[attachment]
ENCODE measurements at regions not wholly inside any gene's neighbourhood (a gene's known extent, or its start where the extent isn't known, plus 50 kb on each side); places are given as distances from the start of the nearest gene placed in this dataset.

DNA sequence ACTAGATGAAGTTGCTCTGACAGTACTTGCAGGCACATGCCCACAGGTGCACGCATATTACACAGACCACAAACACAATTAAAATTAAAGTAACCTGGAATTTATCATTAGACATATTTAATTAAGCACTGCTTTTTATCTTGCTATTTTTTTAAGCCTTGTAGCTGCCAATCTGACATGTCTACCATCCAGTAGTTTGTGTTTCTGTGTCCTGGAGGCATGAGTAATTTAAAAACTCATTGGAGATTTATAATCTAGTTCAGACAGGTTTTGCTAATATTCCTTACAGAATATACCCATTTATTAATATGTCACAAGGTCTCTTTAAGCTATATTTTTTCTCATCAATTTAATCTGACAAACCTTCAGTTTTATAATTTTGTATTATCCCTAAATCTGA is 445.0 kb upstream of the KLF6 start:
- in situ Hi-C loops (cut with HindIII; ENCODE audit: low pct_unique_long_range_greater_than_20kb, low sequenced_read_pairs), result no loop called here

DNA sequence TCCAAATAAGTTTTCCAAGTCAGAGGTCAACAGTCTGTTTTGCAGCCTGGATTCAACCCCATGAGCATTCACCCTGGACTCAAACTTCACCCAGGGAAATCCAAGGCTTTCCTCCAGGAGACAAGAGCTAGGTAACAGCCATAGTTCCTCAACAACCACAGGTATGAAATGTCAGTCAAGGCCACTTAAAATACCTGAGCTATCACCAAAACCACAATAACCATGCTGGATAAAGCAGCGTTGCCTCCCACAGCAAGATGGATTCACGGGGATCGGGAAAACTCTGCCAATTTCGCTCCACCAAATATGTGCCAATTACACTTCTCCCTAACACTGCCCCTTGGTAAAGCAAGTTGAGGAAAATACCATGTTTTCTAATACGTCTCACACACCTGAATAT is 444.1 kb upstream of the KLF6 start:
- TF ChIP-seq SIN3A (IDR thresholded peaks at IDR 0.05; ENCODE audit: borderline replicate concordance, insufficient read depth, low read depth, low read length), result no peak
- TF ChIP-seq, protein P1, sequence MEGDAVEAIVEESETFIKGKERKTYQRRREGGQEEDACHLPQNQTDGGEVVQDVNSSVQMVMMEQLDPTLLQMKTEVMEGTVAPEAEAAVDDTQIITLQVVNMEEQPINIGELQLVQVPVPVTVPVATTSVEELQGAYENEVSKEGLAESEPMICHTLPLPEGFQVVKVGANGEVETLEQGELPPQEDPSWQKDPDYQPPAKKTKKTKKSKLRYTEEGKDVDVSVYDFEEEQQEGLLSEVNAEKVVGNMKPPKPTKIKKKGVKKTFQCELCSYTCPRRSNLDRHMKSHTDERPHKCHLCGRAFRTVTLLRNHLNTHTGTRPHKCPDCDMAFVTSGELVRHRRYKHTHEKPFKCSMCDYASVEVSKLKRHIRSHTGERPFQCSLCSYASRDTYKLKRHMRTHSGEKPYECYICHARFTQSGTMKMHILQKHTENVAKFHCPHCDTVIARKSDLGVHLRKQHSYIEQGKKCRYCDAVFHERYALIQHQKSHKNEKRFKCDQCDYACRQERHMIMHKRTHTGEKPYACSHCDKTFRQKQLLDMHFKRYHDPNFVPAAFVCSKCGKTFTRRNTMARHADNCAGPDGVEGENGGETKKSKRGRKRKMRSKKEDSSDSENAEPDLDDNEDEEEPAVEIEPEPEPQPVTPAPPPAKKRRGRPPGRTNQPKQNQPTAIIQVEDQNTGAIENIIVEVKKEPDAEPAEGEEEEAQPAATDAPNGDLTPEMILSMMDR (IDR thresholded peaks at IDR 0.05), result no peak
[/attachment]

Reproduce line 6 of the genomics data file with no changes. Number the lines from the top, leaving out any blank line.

- TF ChIP-seq, protein P1, sequence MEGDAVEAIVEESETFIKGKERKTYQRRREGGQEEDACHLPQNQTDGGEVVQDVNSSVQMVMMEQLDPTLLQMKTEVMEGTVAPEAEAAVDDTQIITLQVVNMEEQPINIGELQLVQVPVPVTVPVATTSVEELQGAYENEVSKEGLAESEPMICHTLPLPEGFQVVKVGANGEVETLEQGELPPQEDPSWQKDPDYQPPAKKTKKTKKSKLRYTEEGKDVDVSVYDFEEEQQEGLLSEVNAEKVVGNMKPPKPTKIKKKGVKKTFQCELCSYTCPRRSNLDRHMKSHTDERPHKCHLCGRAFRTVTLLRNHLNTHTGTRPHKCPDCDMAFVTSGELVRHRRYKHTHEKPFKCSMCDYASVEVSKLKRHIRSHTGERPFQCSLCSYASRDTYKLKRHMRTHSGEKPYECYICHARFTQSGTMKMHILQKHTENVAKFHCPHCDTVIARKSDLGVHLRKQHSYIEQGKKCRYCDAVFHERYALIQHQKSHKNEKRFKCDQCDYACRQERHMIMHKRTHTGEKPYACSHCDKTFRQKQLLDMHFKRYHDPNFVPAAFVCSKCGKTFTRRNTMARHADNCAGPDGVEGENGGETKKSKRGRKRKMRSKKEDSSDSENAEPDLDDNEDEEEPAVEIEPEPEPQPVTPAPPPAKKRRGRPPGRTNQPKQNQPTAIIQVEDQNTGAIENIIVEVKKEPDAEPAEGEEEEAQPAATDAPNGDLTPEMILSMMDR (IDR thresholded peaks at IDR 0.05), result no peak